Federal Thrift Savings Plan
June 4, 2003
In just 15 years, workers' Social Security payroll taxes will fall short of what is needed to pay promised benefits, and the system will require increasing cash transfers from general revenues, says Matt Moore, a policy analyst with the National Center for Policy Analysis.
One way to begin alleviating the shortfall, explains Moore, is to allow workers to set aside a portion of their Social Security taxes in Personal Retirement Accounts (PRAs). These accounts would earn a market return over the workers' lives and replace some of the retirement benefits promised by Social Security. However, there are several concerns about a PRA system:
- Would the government be able to manipulate the stock market or make politically motivated investment decisions with PRA funds?
- Would inexperienced investors make poor investment choices?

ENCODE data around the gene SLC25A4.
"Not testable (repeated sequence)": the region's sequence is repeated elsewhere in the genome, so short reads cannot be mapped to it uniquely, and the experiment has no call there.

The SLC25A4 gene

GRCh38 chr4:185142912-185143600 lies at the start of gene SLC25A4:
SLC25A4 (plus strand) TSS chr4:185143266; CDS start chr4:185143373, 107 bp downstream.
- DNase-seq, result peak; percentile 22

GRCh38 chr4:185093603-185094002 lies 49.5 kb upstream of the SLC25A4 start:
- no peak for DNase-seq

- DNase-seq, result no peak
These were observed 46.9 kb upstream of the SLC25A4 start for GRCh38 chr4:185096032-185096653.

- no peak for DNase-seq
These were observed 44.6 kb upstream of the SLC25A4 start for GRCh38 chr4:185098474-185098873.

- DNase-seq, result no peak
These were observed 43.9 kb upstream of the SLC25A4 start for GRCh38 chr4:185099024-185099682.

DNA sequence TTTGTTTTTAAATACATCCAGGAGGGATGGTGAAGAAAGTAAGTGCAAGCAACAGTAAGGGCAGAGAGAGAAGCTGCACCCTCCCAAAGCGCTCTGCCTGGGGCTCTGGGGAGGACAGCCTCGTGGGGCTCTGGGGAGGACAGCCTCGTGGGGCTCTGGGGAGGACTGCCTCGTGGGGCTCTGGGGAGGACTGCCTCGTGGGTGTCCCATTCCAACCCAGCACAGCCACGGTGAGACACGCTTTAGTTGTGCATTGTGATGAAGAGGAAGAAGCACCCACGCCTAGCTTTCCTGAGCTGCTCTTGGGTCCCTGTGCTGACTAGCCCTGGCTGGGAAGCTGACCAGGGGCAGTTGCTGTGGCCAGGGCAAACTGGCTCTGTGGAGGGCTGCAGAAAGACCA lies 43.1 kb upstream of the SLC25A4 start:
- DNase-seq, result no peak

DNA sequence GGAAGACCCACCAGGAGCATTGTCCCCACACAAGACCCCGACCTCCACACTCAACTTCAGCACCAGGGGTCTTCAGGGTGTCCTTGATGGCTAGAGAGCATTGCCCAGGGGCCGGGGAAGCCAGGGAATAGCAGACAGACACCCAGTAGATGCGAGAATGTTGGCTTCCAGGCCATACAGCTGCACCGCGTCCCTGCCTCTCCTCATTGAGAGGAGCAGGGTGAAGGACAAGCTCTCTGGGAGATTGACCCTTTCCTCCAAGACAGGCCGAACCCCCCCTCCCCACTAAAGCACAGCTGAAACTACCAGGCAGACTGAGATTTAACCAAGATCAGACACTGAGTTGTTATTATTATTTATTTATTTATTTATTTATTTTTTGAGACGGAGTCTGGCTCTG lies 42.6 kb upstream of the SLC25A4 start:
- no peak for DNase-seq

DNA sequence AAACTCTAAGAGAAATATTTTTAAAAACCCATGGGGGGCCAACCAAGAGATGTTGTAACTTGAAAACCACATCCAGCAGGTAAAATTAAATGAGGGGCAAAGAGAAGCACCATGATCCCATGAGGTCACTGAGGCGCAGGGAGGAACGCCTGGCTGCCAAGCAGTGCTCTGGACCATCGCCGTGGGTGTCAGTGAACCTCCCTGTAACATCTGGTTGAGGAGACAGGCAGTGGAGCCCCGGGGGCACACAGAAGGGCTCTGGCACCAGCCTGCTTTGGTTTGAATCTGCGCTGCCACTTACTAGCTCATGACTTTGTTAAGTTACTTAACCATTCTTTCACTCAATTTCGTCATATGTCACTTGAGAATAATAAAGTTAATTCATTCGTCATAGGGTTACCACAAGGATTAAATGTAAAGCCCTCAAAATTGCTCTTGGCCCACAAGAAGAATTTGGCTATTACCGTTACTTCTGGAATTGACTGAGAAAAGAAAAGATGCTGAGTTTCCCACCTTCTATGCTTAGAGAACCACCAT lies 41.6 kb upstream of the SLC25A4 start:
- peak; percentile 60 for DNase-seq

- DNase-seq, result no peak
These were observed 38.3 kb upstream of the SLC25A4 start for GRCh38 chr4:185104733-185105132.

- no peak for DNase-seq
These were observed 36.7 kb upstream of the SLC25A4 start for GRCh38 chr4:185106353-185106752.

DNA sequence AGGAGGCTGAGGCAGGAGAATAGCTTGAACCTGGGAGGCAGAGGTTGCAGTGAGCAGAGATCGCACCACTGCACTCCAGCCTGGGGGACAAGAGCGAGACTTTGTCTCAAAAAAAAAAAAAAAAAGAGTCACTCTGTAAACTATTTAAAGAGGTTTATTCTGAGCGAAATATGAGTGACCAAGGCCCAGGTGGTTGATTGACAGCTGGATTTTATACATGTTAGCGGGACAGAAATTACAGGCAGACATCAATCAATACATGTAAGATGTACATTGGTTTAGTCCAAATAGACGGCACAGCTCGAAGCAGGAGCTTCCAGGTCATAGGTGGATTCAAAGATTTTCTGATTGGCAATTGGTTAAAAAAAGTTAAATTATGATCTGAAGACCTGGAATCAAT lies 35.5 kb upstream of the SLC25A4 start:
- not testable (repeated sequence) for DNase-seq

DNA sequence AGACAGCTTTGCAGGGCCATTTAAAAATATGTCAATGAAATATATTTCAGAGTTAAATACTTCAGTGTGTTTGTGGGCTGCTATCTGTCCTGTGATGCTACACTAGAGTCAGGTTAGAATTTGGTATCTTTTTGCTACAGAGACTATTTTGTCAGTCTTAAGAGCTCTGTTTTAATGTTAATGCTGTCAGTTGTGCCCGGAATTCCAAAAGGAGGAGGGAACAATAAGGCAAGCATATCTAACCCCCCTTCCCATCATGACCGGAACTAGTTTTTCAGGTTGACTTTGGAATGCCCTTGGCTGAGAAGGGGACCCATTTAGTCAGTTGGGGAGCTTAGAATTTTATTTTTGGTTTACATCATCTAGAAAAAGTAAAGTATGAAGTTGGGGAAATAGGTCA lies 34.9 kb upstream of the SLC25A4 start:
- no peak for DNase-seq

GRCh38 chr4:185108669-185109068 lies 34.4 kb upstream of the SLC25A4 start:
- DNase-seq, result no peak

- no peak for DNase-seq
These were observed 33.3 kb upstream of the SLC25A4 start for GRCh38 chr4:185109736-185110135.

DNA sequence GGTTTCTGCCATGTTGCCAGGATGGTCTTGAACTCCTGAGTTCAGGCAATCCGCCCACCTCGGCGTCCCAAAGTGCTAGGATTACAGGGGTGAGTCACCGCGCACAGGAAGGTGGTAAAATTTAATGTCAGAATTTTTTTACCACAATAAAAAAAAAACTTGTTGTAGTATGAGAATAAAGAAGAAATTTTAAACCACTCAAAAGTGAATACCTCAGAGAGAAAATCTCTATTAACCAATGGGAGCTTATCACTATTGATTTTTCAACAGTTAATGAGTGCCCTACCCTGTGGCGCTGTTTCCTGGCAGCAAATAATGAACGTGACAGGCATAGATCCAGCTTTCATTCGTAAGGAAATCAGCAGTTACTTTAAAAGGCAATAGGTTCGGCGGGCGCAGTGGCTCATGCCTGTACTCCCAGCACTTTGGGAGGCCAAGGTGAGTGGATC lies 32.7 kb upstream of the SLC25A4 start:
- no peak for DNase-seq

- Would investors be subject to undue risk due to stock market volatility?
Used as a model, the Thrift Savings Plan (TSP) -- a low-risk, low-cost retirement savings plan for federal employees -- demonstrates ways to allay these concerns. The TSP is a voluntary program that functions like a 401(k) for federal employees, including members of Congress. Currently, the TSP manages about $100 billion in three million federal employees' individual accounts.
Of course, the Thrift Savings Plan and Personal Retirement Accounts differ in significant ways.
- Notably, the TSP monitors fewer than 5 million accounts, while the Employee Benefits Research Institute predicts that a Social Security PRA plan could include up to 148 million participants.
- Many options available to TSP participants, such as the ability to borrow against their accounts, would likely be unavailable to personal account holders.
- Social Security PRAs would be more difficult to manage because participants' incomes, earnings records, and types of employers and employment would be so diverse.
Still, the TSP is an excellent small-scale model for the structure and administration of PRAs, says Moore.
Source: Matt Moore, "The Federal Thrift Savings Plan: A Model for Social Security Reform," Brief Analysis, No. 443, June 4, 2003, National Center for Policy Analysis.
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